• Third, using another conditional, check if the current element in the array is less than the value in the minimum home runs variable. If so, reassign minimum home runs to be the value at the current array location.
17. Next, outside of the for loop, calculate the average number of home runs and assign that value to the appropriate variable.
18. Lastly, print the home run statistics to the console in the following format:
19. ```  Home run average:
Maximum home runs in 1 year:
Minimum home runs in 1 year:
```
Part Four
20. Your fourth for loop will count the number of vowels in the first String of this project (defined above). To do this, you should write a for loop that iterates over the first String described above and write a switch block inside the for loop.
21. Implement your switch block to switch on one character of the String per loop iteration. It is recommended that your cases be the vowel letters (do not include y as a vowel). Do not forget about flow through if several cases perform the same process in a program. Also, it may seem odd, but your default case does not actually have to do anything; so do not get caught up trying to figure out what it is supposed to do if you implement the solution to this problem in previous cases.

22. Next, write the fifth for loop to iterate over the second String (defined above).
23. In this for loop you will gradually build a new String using the String object currently containing only the empty string.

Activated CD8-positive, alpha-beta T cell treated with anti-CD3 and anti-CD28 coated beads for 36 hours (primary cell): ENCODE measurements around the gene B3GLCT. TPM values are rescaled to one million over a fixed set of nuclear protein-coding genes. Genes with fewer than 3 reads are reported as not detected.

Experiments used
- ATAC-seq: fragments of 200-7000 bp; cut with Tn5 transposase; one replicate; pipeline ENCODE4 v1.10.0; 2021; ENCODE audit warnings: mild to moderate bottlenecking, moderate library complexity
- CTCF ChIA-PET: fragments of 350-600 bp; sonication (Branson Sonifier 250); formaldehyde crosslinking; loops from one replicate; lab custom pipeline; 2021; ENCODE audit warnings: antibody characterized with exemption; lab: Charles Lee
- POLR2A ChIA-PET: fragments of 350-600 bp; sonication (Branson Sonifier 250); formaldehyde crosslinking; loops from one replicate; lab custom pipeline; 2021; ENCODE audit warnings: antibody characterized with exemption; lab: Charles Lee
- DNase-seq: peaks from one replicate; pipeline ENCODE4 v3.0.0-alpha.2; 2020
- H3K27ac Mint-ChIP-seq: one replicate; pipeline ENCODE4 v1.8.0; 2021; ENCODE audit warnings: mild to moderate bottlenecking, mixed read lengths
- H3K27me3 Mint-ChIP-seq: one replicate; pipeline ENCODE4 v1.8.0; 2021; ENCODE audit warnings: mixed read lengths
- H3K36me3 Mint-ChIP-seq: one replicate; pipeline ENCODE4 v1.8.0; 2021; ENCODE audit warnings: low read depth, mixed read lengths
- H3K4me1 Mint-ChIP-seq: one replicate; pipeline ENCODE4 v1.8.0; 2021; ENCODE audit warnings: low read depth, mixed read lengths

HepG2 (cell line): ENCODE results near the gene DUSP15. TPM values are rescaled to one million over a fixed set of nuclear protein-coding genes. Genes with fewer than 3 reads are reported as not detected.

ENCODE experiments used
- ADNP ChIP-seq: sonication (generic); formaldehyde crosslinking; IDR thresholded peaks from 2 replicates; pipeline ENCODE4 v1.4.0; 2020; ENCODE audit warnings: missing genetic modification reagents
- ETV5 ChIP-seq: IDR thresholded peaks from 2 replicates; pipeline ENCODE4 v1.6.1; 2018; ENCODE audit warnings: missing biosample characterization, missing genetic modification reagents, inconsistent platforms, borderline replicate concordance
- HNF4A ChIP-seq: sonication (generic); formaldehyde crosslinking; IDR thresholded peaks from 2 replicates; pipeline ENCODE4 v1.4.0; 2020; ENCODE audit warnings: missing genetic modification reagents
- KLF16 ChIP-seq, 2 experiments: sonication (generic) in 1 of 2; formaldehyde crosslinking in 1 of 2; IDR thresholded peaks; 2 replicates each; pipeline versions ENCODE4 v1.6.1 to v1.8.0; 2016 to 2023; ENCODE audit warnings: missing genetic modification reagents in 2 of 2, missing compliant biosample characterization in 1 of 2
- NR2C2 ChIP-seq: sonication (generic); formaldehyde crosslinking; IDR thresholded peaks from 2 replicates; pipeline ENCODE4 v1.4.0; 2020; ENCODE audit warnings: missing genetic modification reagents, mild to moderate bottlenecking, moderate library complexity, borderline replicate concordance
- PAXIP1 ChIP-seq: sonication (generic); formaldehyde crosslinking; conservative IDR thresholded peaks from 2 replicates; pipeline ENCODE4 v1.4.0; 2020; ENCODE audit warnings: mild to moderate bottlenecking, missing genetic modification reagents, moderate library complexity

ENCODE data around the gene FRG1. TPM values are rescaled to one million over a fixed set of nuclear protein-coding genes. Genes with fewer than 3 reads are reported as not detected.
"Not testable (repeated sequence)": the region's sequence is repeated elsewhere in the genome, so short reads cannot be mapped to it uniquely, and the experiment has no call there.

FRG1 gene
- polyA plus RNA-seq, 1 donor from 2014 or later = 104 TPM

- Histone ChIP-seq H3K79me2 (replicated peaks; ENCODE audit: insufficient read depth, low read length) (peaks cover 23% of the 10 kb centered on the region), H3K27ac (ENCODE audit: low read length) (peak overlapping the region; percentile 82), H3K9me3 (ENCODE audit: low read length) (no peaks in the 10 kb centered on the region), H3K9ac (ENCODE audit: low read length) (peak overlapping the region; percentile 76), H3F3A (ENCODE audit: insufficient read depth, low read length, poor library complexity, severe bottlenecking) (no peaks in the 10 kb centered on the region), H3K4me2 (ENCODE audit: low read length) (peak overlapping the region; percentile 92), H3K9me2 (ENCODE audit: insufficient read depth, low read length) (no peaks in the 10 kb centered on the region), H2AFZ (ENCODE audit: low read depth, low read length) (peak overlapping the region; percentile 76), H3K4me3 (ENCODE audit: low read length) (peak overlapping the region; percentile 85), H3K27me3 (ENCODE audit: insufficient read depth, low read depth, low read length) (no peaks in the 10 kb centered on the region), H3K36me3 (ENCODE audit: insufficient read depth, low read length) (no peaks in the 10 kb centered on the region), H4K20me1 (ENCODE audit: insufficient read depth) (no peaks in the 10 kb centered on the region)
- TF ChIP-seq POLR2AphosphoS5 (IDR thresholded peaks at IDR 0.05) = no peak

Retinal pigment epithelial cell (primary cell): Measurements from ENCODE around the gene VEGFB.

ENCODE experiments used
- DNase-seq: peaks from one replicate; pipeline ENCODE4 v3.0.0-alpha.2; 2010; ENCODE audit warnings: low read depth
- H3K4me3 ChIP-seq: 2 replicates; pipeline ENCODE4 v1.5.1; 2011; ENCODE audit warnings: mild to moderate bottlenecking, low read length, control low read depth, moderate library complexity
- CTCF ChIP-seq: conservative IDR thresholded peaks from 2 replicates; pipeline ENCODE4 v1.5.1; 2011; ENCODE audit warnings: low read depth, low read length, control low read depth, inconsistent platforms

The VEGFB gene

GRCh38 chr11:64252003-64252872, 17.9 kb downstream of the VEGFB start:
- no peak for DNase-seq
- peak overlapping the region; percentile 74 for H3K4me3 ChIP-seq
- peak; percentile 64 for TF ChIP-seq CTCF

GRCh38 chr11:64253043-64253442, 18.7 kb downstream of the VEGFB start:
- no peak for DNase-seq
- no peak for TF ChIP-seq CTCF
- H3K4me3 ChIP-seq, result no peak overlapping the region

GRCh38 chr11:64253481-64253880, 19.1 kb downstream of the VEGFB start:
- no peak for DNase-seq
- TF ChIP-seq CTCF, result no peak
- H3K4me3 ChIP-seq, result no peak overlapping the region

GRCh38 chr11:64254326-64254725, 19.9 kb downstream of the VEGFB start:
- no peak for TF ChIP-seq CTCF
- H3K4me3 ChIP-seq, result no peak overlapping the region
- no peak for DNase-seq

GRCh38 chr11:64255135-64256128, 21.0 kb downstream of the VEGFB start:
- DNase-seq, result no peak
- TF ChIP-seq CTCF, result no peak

24. This loop with utilize one of the Character wrapper class methods simultaneously with a conditional. The link to the Oracle document on the Character class, which has everything defined in this class, can be found here.
25. When building a new String without any of the digits currently in the second String, one of your conditional cases will not actually do anything; so you may leave its braces empty or use `continue`.
26. Note: When you create the resulting String you can negate the first conditional statement and build the new String within the first conditional, or build the new String as your default condition. Either way works; so design your program using the way that makes the most sense to you.
27. Remember you will need to concatenate one character at a time to build the resulting String.
28. After the fourth and fifth for loops, print the following prompts with their associated answers:
29. ```  Number vowels:
String without digits:
```
30. And lastly, as good practice, close your Scanner object at the end of your code in main.

#### Sample Output

Your program should print 13 lines each with an end of line. This includes the first five, where the user enters the values for the first array, followed by a blank line. User input is shown in blue.

```Enter an integer value: 23
Enter an integer value: 11
Enter an integer value: 1
Enter an integer value: 5
Enter an integer value: 6

Even numbers: 1
Odd numbers: 4
Home run average: 40
Maximum home runs in 1 year: 60
Minimum home runs in 1 year: 6
Number vowels: 16
String without digits: At :pm on October th , the world population was ,,,.
```

#### Specifications

• Work on your own, as always.
• The name of the source code file must be exactly
` P6.java `
• Name the file exactly - upper and lower case matters!
• Comments at the top as shown above.
• Assignments should be implemented using Eclipse.
• Assignments should be implemented using Java, version 1.8.
• Make sure your code runs on machines in the CSB 120 lab.
• Turn in through the Checkin tab.
• Read the syllabus for the late policy.
• We will be checking programs for plagiarism, so please don't copy from anyone else.

• 100 points for perfect submission.
• 0 points for no submission, will not compile, submitted class file, etc.
• Preliminary Tests
Preliminary testing.
• testCompile: checks that program compiles. (0 points)